Like the other succulents, flapjack succulents cannot tolerate too much water, and immense care should be taken to not overwater them. Ensure that the soil is entirely dry before you water your plant again when you consider watering during the summers. In winters, very little or no watering at all works the best.
Temperature and Surrounding
Paddle plants need dry and parch regions to flourish. They do not like winters or cooler areas and so are preferable kept as indoor plants.
If the temperature in your region drops below 20-degree Fahrenheit, planting flapjack succulents as house plants or shifting it inside is the best. Also, they do not well in a lot of humidity. Their suitable growth areas are dry landscapes.
Fertilizing your Flapjack succulent
The paddle plant succulent loves to be fed on a balanced fertilizer in its growing period during the spring and summer. Once in a couple of months is sufficient for healthy growth.
Giving your plant extra fertilizers is similar to over-watering and will result in root rot or the development of powdery mildew on these plants.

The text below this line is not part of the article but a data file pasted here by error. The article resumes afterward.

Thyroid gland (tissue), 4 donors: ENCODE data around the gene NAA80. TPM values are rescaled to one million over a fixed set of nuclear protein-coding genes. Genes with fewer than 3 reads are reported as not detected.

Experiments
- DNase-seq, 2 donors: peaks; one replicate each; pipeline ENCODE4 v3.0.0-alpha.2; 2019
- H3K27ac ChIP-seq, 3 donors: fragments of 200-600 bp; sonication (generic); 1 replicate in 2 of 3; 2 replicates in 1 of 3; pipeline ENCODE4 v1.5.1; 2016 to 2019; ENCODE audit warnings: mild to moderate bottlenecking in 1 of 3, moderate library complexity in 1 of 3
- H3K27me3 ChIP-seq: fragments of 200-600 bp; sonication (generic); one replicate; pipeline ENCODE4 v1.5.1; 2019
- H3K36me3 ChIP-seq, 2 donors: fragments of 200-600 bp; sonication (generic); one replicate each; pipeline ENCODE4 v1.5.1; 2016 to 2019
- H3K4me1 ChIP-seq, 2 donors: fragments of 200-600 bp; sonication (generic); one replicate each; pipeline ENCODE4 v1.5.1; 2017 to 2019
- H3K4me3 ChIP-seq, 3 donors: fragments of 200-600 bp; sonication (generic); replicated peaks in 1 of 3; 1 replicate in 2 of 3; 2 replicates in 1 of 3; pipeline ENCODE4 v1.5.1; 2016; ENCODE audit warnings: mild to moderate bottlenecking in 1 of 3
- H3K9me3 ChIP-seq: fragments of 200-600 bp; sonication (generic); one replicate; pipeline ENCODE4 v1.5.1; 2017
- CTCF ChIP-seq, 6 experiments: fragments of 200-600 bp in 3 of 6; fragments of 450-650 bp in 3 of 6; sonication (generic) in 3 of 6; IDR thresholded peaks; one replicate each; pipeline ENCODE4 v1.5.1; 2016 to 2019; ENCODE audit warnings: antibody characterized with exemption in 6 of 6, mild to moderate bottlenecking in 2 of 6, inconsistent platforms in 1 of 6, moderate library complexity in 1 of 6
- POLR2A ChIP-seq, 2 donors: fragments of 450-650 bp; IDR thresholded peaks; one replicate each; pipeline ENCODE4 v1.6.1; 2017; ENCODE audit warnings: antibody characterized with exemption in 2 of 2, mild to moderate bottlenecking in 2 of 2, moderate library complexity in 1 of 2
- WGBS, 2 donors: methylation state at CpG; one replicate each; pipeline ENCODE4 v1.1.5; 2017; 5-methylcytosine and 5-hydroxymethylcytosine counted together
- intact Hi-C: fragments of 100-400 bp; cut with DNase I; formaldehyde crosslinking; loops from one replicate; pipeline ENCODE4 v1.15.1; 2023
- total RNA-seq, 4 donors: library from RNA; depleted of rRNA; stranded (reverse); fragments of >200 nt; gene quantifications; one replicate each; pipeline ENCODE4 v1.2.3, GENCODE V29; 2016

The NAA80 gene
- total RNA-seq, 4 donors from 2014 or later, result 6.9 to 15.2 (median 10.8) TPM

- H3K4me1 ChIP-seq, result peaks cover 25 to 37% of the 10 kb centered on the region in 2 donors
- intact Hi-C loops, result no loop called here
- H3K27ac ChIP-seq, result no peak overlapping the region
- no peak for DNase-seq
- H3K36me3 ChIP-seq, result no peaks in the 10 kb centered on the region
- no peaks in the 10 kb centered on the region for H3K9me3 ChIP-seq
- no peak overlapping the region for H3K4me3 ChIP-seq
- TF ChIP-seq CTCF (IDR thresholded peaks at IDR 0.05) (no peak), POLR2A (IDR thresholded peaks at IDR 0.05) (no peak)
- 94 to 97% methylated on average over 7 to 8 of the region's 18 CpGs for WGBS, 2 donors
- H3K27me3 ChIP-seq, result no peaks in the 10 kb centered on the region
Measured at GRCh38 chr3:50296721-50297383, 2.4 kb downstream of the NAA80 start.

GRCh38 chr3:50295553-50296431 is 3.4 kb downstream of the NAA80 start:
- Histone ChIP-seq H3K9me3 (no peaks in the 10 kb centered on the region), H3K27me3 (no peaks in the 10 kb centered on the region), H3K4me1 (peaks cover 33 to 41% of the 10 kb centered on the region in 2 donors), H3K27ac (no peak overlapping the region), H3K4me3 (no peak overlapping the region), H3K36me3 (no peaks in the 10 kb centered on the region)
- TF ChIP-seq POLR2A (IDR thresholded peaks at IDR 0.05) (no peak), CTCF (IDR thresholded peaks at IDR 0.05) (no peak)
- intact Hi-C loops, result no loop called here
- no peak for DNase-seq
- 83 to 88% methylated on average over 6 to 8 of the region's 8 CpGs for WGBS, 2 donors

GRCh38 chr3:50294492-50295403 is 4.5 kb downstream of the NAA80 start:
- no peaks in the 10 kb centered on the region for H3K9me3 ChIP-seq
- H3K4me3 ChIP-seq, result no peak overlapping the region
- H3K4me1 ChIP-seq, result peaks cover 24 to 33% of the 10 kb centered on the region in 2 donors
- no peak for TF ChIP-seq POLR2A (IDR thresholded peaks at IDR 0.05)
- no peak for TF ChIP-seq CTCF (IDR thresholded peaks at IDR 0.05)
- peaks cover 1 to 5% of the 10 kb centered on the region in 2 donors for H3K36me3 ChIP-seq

To know more about your flapjack succulent, you can check this video
It will reveal insights about the species and their suitability. It will give you a better understanding of how you can care for them.
Now that you are ready with tools, you can take care of your flapjack succulent correctly. You will feel more confident in performing your tasks. If you have flapjack or paddle plants showing these usual problems, you can now try the remedies and get rid of them. Planting a succulent requires essential
l care for them to bloom at their best. These succulents will appear and smell well in your garden, creating a pleasant aura for visitors.
We hope that this article has been an aid in solving problems for your garden. To get access to more tips on flapjack succulent, check the other blogs to get some fantastic insights and keys. Happy gardening results from good knowledge about your plants, and we aim to deliver you the best information. Keep your garden healthy and attractive always!